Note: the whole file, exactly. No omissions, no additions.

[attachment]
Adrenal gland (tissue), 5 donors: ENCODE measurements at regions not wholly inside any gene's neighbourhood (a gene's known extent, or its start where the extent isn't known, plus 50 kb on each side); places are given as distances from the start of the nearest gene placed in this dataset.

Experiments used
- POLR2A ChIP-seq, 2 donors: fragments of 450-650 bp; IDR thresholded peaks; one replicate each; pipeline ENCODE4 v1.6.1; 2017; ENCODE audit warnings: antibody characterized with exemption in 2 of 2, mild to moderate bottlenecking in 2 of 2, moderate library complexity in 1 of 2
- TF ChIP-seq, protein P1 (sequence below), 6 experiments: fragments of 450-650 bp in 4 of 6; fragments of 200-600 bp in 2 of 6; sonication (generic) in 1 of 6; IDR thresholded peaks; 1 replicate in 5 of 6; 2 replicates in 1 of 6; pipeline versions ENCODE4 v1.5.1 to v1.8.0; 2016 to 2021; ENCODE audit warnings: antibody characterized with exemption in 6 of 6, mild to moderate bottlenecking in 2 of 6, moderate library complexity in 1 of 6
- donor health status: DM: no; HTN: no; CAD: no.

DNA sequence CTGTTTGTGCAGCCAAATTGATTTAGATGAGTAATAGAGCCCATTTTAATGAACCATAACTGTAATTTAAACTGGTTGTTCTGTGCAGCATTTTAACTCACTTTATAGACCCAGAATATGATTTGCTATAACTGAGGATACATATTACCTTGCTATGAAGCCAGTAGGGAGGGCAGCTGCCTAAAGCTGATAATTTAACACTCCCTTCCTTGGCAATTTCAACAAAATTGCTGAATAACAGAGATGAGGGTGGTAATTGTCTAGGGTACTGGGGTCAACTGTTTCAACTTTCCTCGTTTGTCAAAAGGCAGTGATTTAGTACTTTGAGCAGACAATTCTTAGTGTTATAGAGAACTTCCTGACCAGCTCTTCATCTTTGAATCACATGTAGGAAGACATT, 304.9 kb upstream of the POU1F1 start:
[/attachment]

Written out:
Adrenal gland (tissue), 5 donors: ENCODE measurements at regions not wholly inside any gene's neighbourhood (a gene's known extent, or its start where the extent isn't known, plus 50 kb on each side); places are given as distances from the start of the nearest gene placed in this dataset.

Experiments used
- POLR2A ChIP-seq, 2 donors: fragments of 450-650 bp; IDR thresholded peaks; one replicate each; pipeline ENCODE4 v1.6.1; 2017; ENCODE audit warnings: antibody characterized with exemption in 2 of 2, mild to moderate bottlenecking in 2 of 2, moderate library complexity in 1 of 2
- TF ChIP-seq, protein P1 (sequence below), 6 experiments: fragments of 450-650 bp in 4 of 6; fragments of 200-600 bp in 2 of 6; sonication (generic) in 1 of 6; IDR thresholded peaks; 1 replicate in 5 of 6; 2 replicates in 1 of 6; pipeline versions ENCODE4 v1.5.1 to v1.8.0; 2016 to 2021; ENCODE audit warnings: antibody characterized with exemption in 6 of 6, mild to moderate bottlenecking in 2 of 6, moderate library complexity in 1 of 6
- donor health status: DM: no; HTN: no; CAD: no.

DNA sequence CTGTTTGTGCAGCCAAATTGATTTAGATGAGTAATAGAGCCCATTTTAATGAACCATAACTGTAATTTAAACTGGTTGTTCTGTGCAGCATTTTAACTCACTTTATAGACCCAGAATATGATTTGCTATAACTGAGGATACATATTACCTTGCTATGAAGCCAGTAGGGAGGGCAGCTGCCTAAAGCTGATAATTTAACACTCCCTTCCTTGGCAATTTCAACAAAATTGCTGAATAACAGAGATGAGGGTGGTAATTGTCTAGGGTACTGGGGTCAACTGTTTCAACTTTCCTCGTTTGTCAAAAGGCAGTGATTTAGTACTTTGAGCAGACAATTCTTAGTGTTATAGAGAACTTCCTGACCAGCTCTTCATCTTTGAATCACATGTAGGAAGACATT, 304.9 kb upstream of the POU1F1 start: